Now I will also finally finish writing about my meeting with Hajo, which I only half-covered before it was time for me to leave the Netherlands, and I’m anxious to get it all down. –I’m sure at least a few other people will write about the conferences I attended, but I’m the only one who spoke with Hajo and it was such a great conversation that I think it would would be much worse to leave that undone. Plus I enjoyed the conversation so much that I really want to get back to it–in fact I’ve sort of been saving it as a treat for myself. The more I think about it, I think I have a crush on Worm. –I realize that sounds perfectly stupid, to have a crush on an organization, but I was so impressed with it that I find my self wanting to prattle on in the most ridiculous way. Apologies in advance if my prose becomes tiresomely gushy.
In the first half I wrote a lot about how people-centered Worm (and Hajo) seemed to be, but he also describes himself as a Darwinist, saying that the situation for cultural institutions in Rotterdam and in the Netherlands generally is a war and that this is good; “it keeps a alert but it’s not personal.” Hajo also feels that the competition helps the whole scene to expand and attract attention. Of course people often say that things aren’t personal when in fact they are, but in this case I was convinced that at least Hajo really felt it wasn’t personal, because when I asked if there was anything we had discussed that should not be published, he said no, it was all ok. –I know, maybe our whole conversation sounds pretty tame, but he did make some comments about the other groups that might not perceived as very, ummm, flattering. But Hajo claims that he likes his counterparts at other institutions in spite disagreeing with their approaches and attitudes, and at the same time recognizes that he and Worm are not immune from those same criticisms. As he said, “those guys at V2, they are so smaakie; we are smaakie too, but we know it….ten years from now someone might be saying ‘those guys from Worm…’ but that’s ok.” –I haven’t yet been able to find out exactly what smaakie means, but you get the picture.
In fact Hajo is trying to seed the next crop of contributors to the Rotterdam cultural scene by getting involved with the Media Design MA students from Piet Zwart, but it started pretty casually. As Hajo put it, they were working with Piet Zwart because of people. First of all because he and Florian [Cramer] had met, hit it off and decided they would like to work together. I’ve come to realize that many many collaborations start this way in both the academy and the art world, and I suppose it’s no surprise. To succeed, people have to work very closely toward shared goals, so I think it’s natural and helpful to work with people you like and with whom you share at least some ideas. Anyway, Hajo and Florian started talking and this is the first project. For Hajo it brings new blood into Worm; some of the students may decide to work or perform here later. Hajo is also always looking for new ideas, to see something new that they can combine with something old in public programs to inspire people. Hajo is always asking “what can we learn from past innovations to inspire new ones?”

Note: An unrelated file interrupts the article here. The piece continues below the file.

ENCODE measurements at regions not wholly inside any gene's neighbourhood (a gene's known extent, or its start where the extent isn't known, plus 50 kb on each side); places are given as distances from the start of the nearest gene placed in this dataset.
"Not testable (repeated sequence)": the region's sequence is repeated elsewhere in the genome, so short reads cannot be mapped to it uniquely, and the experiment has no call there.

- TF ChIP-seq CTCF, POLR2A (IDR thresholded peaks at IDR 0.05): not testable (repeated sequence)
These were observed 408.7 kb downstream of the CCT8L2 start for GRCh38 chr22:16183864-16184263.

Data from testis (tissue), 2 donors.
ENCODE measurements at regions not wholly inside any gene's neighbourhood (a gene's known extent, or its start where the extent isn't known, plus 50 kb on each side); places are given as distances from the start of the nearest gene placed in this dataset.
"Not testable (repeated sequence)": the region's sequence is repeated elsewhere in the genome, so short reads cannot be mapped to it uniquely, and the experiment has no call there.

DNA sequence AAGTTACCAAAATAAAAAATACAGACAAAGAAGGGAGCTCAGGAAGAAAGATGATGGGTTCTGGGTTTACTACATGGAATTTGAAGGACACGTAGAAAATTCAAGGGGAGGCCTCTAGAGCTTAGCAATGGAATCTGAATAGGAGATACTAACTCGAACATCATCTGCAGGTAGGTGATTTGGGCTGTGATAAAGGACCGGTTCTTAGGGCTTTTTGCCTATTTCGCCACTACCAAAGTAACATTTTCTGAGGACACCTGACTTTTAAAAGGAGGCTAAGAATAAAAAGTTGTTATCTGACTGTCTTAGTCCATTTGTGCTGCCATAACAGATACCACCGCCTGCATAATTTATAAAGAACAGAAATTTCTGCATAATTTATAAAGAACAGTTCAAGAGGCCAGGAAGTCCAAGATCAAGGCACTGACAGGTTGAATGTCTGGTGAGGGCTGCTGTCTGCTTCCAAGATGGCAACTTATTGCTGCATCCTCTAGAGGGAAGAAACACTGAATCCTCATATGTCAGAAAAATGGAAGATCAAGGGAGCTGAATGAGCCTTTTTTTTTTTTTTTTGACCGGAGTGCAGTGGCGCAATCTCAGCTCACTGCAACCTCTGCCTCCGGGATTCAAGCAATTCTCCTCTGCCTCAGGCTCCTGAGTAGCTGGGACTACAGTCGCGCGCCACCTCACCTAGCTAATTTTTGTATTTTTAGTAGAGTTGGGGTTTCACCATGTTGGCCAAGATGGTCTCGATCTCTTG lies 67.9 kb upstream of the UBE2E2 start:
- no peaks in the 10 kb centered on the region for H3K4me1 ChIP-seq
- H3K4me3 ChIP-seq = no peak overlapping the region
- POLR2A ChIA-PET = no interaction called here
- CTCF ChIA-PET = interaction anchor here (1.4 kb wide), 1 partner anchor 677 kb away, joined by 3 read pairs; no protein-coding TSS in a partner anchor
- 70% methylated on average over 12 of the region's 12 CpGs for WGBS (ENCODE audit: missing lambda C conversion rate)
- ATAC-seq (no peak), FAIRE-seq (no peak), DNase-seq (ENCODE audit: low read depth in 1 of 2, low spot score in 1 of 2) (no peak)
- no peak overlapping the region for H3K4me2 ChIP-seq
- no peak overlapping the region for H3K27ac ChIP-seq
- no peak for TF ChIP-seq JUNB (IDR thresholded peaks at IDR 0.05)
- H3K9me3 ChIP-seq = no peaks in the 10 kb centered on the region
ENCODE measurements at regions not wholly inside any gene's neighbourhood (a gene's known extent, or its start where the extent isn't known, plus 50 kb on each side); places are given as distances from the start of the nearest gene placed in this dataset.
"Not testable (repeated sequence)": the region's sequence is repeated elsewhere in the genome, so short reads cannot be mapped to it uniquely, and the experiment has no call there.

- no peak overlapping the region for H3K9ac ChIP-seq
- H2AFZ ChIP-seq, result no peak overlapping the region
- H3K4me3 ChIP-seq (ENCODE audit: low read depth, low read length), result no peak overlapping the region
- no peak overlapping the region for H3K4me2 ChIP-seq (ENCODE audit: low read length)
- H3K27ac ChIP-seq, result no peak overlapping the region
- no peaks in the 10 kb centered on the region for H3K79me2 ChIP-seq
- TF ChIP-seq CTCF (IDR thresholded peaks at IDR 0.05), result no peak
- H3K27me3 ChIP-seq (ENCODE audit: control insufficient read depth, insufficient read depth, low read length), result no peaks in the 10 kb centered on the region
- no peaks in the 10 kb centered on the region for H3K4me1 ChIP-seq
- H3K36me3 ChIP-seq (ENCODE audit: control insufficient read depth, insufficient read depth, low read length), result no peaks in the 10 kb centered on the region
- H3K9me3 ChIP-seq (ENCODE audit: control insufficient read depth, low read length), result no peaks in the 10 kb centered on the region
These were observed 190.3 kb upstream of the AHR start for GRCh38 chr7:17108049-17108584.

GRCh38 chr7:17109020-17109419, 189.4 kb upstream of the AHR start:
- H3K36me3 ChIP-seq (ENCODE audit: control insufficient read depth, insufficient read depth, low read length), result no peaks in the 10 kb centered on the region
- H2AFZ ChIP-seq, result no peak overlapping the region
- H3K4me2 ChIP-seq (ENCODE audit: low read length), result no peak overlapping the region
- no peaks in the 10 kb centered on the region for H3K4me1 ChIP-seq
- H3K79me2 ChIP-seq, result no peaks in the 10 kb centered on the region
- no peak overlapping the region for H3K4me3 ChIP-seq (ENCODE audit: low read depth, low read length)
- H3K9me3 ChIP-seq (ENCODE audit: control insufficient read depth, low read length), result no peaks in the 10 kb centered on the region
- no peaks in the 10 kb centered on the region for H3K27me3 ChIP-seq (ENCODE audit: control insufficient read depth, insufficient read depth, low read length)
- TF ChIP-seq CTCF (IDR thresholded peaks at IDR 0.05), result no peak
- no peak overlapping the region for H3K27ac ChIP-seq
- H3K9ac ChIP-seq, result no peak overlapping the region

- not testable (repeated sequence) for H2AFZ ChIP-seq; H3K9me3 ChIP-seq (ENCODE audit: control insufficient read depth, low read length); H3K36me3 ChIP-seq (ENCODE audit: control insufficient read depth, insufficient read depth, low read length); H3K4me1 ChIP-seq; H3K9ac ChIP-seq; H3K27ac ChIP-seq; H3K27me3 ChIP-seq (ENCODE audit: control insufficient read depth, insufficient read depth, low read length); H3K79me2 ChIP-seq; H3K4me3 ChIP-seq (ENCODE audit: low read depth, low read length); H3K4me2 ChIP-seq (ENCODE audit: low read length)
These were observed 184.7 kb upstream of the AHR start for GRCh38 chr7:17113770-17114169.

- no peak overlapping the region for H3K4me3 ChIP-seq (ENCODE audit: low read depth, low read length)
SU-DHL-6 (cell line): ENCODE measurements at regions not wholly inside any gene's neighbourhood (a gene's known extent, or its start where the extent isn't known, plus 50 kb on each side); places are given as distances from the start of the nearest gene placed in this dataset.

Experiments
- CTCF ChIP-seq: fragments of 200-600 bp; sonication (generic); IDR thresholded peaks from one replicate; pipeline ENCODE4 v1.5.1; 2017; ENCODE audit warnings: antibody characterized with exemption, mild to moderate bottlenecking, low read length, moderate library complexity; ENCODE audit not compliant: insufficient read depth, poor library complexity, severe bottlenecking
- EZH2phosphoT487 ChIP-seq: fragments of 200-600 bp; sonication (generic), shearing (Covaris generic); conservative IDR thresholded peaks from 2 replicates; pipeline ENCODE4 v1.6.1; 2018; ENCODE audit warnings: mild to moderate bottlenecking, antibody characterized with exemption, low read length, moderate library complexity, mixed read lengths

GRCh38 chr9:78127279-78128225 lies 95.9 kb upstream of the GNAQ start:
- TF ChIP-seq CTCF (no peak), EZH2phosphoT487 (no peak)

To the right you see Audrey Samson’s graduation project, ‘spectres’? as it was installed at Worm, 7/7/07.
He goes on to say that “I want to contribute as much as we can…making it [new technology] into a social context, interesting, being an ambassador, making it[computers] into a normal field.”
Hopefully in a few years the students can contribute something back to the field. This is a long term investment for Hajo because he believes you have to be a little older to be radical. At first this sounds counter-intuitive because young people are often assumed to be radical by nature, but I think he’s right. It takes experience to know where the boundaries are and what would be a real innovation.
At this point in the interview, Marco, who does all the accounting, walked by and commented jokingly that the people at Worm are technocratic conservatives, but with love. Hajo laughed and agreed; they try to leave good things in place and alter the bad things. They don’t follow trends just for the sake of them, so they are multidisciplinary not as a goal, but as a practice. Their experiments have taught them that a party can be a medium; so can a meeting. So they will use whatever media best let them explore a possibility and bring it to people–in this way they are “radically pragmatic.” This holistic approach means that rather than regarding meetings as a necessary evil or parties as merely celebration after the fact, both are an integral of the discovery process.